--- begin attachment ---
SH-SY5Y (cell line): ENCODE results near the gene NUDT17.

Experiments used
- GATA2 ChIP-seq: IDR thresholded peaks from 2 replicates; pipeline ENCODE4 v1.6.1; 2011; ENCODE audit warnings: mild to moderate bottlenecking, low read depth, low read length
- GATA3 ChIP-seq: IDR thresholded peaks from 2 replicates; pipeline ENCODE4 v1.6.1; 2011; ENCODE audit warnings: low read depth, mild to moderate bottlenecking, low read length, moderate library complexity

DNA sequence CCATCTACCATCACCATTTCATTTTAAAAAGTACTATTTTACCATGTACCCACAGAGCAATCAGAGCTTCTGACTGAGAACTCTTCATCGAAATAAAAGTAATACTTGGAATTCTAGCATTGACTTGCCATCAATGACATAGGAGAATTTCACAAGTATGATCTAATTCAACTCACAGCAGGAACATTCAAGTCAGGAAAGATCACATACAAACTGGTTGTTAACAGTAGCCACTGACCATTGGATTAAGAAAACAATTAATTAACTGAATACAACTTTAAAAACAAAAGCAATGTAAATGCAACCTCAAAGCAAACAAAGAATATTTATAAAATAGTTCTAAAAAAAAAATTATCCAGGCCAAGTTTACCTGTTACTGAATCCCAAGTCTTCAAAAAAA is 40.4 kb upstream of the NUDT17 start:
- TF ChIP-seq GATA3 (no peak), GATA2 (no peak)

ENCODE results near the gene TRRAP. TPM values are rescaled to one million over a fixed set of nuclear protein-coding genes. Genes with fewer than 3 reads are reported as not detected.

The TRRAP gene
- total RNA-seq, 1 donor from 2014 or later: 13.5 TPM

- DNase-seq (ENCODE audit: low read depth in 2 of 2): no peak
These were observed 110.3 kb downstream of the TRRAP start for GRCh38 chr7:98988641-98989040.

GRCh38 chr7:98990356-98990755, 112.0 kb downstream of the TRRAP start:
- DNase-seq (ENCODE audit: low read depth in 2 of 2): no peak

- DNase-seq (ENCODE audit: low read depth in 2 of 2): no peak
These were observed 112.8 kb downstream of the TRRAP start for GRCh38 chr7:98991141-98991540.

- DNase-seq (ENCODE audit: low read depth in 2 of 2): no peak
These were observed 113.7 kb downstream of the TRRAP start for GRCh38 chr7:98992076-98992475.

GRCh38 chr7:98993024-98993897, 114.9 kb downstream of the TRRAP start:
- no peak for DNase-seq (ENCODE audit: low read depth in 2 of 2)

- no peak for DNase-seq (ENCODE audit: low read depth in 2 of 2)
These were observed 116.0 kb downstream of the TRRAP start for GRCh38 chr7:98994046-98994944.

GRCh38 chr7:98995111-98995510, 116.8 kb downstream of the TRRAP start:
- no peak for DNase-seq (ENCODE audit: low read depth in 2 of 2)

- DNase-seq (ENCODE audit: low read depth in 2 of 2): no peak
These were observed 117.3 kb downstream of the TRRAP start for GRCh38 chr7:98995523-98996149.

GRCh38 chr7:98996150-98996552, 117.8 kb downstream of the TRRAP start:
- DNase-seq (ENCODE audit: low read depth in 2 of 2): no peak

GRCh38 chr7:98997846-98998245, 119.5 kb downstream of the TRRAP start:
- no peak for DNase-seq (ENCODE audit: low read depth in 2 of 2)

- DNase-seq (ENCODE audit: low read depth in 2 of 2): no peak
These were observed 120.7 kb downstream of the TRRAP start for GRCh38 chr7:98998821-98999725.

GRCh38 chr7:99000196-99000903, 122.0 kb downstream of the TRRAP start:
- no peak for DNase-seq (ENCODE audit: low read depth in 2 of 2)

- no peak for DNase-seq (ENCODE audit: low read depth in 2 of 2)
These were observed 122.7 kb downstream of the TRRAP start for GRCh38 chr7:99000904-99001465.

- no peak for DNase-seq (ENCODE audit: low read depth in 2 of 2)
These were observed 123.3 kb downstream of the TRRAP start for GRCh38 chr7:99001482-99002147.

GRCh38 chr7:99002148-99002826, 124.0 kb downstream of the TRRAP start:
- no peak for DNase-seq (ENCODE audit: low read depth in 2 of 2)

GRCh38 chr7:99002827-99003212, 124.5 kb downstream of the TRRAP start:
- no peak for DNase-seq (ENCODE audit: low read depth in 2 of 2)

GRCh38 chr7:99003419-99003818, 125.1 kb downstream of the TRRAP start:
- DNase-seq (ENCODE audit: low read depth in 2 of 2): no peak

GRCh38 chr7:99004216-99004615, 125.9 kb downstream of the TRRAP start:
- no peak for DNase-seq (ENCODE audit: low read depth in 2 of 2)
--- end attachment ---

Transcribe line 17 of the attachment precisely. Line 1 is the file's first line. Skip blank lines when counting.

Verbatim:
These were observed 113.7 kb downstream of the TRRAP start for GRCh38 chr7:98992076-98992475.